The Inian Islands sit perched in the narrow passes where the Inside Passage meets the Gulf of Alaska at Cross Sound. This strategic location has attracted people for millennia – a place to camp while they hunted, fished and gathered the abundance of food that swirled around the islands. The inner harbor became an important summer camp for the Tlingit clans who eventually built their main winter village in Hoonah, and their stories of tragic events, of peril and self-sacrifice, have imbued the islands with symbols of sacredness – the animal crests of the octopus and porpoise worn by members of the Chookaneidi clan link them inextricably to the mythical events that occurred there, and the name of the place, Dakhaá Xhoo [Among the Sleeping Man], is a spirit name that conveys special meaning. Following the arrival of Europeans the Tlingit people continued to use the shores of the inner lagoon as a summer camp, and the history of their time there is still visible today. Although the establishment of a fox farm in the early 1900s excluded the Hoonah Tlingit from the use of their summer camp, they were able to maintain their strong ties to the Inian Islands as their economy shifted from the annual subsistence cycle to commercial seine fishing. It was the wealth of salmon harvested by the Hoonah fleet from the turbulent waters of the Inian Islands that moved the community into the modern era, and even though the Inian Islands were closed to the seine fleet in 1974, the people of Hoonah still identify with great pride to that time and place of their history. When the Howe brothers bought the homestead in the 1970s, a new community of fisher people came to call at the inner lagoon, and a new legacy – now named The Hobbit Hole – was born. The Inian Islands Institute is the next logical step in this historical progression, transforming this special place into an institution that benefits from the rich biodiversity through learning and experience.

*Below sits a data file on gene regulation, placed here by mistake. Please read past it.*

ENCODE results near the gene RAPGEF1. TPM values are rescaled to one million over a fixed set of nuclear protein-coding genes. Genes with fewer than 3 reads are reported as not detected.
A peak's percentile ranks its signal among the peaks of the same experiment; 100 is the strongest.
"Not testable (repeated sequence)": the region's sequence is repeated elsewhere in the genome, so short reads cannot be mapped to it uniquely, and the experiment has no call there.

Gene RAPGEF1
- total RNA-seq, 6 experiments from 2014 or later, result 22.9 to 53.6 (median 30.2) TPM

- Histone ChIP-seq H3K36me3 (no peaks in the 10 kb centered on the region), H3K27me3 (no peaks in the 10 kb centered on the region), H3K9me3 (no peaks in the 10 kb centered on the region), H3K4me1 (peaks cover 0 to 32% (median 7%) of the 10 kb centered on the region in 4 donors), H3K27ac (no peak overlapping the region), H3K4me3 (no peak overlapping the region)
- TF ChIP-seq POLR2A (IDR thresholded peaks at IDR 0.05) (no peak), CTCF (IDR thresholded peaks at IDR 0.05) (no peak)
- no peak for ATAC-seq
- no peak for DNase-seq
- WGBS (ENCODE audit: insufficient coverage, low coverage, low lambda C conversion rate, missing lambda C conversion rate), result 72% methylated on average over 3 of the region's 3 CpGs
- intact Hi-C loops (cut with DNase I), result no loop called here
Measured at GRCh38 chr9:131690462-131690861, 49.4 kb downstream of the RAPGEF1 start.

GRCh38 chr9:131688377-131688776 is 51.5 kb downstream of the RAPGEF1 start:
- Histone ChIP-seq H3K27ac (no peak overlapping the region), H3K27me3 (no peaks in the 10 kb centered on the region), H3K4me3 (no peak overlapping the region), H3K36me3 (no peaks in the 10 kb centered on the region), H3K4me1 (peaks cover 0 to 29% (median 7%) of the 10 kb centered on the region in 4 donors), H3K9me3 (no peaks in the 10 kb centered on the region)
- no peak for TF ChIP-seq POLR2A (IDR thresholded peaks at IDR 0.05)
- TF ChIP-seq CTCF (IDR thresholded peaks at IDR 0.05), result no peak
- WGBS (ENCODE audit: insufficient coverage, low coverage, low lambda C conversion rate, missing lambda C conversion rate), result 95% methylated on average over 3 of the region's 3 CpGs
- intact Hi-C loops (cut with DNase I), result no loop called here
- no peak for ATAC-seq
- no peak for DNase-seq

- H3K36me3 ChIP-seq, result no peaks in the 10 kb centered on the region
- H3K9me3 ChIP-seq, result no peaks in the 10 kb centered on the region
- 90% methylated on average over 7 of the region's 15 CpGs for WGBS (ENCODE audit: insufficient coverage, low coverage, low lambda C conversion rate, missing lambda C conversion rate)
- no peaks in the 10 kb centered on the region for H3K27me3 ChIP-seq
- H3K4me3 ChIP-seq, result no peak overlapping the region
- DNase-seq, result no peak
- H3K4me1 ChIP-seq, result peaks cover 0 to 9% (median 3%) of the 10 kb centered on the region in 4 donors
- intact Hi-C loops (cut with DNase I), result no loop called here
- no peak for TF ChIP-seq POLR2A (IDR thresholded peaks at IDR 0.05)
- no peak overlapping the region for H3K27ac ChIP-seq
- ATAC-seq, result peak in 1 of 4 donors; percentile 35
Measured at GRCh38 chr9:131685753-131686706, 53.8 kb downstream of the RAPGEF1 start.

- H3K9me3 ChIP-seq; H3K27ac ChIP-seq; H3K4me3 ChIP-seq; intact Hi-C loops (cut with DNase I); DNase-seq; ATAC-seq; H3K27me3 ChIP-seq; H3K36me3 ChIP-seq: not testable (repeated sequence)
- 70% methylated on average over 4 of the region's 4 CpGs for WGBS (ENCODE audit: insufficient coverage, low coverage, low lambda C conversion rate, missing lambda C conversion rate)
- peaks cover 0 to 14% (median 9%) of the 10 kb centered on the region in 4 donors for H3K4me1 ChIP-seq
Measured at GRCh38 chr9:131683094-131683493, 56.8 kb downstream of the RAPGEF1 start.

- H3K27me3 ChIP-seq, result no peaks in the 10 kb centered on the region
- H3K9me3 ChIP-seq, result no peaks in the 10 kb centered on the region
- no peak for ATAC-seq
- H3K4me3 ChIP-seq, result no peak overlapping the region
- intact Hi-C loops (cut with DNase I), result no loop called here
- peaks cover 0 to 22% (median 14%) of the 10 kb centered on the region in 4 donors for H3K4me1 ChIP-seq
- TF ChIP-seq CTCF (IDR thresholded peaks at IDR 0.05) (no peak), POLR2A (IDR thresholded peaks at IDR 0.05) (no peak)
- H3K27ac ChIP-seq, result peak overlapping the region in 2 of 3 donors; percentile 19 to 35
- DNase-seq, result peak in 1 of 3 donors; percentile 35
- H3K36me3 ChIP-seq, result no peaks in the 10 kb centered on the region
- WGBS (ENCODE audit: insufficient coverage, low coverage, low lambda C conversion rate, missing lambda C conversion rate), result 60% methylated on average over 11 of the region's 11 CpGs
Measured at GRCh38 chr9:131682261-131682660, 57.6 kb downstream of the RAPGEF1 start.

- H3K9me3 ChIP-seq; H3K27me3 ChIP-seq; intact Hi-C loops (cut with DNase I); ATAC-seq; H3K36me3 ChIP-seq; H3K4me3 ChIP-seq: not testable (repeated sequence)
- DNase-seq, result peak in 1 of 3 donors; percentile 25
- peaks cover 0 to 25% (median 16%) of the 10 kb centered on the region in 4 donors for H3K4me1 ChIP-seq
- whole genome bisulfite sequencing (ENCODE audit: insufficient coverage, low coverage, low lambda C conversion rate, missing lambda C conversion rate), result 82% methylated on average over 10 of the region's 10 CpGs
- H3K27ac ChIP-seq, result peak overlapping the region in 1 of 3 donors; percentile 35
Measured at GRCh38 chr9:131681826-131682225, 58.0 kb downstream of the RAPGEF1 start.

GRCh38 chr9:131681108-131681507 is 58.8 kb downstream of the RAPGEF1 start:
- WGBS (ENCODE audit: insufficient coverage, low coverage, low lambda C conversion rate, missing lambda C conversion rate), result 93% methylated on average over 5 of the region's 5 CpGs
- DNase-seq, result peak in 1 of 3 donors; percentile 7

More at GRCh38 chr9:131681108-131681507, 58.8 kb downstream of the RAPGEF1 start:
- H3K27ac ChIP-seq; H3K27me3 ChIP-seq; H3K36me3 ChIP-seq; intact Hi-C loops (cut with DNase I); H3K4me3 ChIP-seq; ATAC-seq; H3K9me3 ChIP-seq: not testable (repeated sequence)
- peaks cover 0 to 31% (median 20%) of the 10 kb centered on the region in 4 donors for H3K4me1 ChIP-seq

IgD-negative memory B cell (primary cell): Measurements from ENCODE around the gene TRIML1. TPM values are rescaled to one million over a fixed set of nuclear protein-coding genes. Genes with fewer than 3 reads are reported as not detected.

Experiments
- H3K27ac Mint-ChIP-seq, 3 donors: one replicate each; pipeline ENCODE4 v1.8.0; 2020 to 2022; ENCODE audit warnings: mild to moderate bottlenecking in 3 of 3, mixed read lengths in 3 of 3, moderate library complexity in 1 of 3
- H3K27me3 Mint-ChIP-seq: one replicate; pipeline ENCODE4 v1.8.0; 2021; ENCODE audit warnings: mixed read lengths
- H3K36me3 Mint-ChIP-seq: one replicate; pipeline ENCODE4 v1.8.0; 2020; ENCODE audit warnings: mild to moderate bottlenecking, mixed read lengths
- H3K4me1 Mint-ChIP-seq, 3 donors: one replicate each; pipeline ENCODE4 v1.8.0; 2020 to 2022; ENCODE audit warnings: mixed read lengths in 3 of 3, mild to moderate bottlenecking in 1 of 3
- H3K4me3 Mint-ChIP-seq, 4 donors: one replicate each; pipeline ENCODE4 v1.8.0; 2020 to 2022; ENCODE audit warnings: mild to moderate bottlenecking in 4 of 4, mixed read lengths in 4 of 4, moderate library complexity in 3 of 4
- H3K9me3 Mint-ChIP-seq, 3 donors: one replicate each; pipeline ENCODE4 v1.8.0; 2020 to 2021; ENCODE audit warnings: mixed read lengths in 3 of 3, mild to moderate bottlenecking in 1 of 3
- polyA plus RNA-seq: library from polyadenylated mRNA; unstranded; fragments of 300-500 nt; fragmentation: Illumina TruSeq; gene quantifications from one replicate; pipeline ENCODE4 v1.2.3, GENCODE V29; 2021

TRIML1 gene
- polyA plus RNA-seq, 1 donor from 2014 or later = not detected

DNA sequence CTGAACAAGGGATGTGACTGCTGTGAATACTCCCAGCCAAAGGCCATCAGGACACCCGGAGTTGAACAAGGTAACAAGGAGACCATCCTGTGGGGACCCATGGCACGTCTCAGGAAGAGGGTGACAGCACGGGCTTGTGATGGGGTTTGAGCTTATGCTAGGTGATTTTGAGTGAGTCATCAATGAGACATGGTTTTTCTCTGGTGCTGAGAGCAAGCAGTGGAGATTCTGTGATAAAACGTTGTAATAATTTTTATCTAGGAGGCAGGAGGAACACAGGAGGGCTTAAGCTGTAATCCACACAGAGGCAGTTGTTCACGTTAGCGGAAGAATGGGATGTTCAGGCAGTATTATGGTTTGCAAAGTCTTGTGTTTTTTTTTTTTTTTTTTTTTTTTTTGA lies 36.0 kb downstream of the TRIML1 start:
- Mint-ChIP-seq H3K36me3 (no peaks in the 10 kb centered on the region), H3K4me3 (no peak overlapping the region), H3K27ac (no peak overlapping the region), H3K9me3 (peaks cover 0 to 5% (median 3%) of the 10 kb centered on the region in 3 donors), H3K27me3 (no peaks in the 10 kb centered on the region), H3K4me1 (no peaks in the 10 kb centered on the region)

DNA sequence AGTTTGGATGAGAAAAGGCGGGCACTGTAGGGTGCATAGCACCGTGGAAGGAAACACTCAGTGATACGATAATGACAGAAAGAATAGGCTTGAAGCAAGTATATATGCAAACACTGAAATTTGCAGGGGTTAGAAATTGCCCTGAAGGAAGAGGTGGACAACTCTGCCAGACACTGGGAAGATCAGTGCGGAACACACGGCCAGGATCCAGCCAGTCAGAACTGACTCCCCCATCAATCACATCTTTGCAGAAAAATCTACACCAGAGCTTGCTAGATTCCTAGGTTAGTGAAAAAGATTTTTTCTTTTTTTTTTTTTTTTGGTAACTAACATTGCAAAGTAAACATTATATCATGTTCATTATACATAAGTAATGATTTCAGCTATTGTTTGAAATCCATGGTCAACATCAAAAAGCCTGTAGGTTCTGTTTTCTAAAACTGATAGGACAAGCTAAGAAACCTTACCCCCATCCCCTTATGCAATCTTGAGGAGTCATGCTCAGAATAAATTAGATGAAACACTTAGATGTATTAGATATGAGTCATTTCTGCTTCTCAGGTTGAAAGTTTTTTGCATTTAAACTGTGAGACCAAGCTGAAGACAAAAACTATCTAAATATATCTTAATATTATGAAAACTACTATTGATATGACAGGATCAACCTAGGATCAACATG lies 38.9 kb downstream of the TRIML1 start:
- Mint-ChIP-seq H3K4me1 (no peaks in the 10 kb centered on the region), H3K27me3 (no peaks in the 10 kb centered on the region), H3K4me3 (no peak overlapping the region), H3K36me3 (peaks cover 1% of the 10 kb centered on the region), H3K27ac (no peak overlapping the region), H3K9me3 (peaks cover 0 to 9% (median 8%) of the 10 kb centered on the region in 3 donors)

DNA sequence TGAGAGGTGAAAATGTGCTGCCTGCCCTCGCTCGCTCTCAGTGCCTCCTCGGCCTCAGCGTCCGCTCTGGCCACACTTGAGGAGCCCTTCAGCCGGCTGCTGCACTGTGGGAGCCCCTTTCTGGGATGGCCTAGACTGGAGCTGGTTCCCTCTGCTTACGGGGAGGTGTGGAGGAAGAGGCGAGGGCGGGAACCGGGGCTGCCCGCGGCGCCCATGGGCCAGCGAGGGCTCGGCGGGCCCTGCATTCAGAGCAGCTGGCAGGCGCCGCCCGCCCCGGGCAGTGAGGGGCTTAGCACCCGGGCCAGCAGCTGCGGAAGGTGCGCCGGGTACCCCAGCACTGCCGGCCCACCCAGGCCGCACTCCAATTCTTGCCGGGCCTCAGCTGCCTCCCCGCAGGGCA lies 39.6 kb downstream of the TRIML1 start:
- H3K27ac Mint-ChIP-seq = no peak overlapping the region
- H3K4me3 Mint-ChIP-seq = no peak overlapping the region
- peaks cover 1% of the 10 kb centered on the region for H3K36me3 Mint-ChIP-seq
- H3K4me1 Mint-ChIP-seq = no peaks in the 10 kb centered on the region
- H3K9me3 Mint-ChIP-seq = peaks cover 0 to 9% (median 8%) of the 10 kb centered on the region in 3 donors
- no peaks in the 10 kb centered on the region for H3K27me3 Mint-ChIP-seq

-Written by Wayne Howell, anthropologist and Advisory Council member
The Current Owners
Brothers Greg and Fred Howe bought the property in the 1970s — at that time it only had two buildings and a small dock. It was in these early days that my mother Carolyn Elder, while working as a deckhand on Fred’s troller, gave the Hobbit Hole its name.
Greg Howe is the son of a dedicated librarian mom and a career Park Service dad. He was born in North Carolina while the family lived in the Blue Ridge National Park. Subsequent homes were in Yellowstone Park and in Juneau and Glacier Bay. Greg and his brother Fred bought the Hobbit Hole in 1973 and have the good fortune to have homes near the waters where they fish for wild salmon and halibut.
Jane Button was born and lived most of her life in Reno, Nevada. She worked as a biochemist before becoming a middle school teacher of science and French. Meeting Greg while visiting southeast Alaska changed her life for good, and she soon moved to the Hobbit Hole.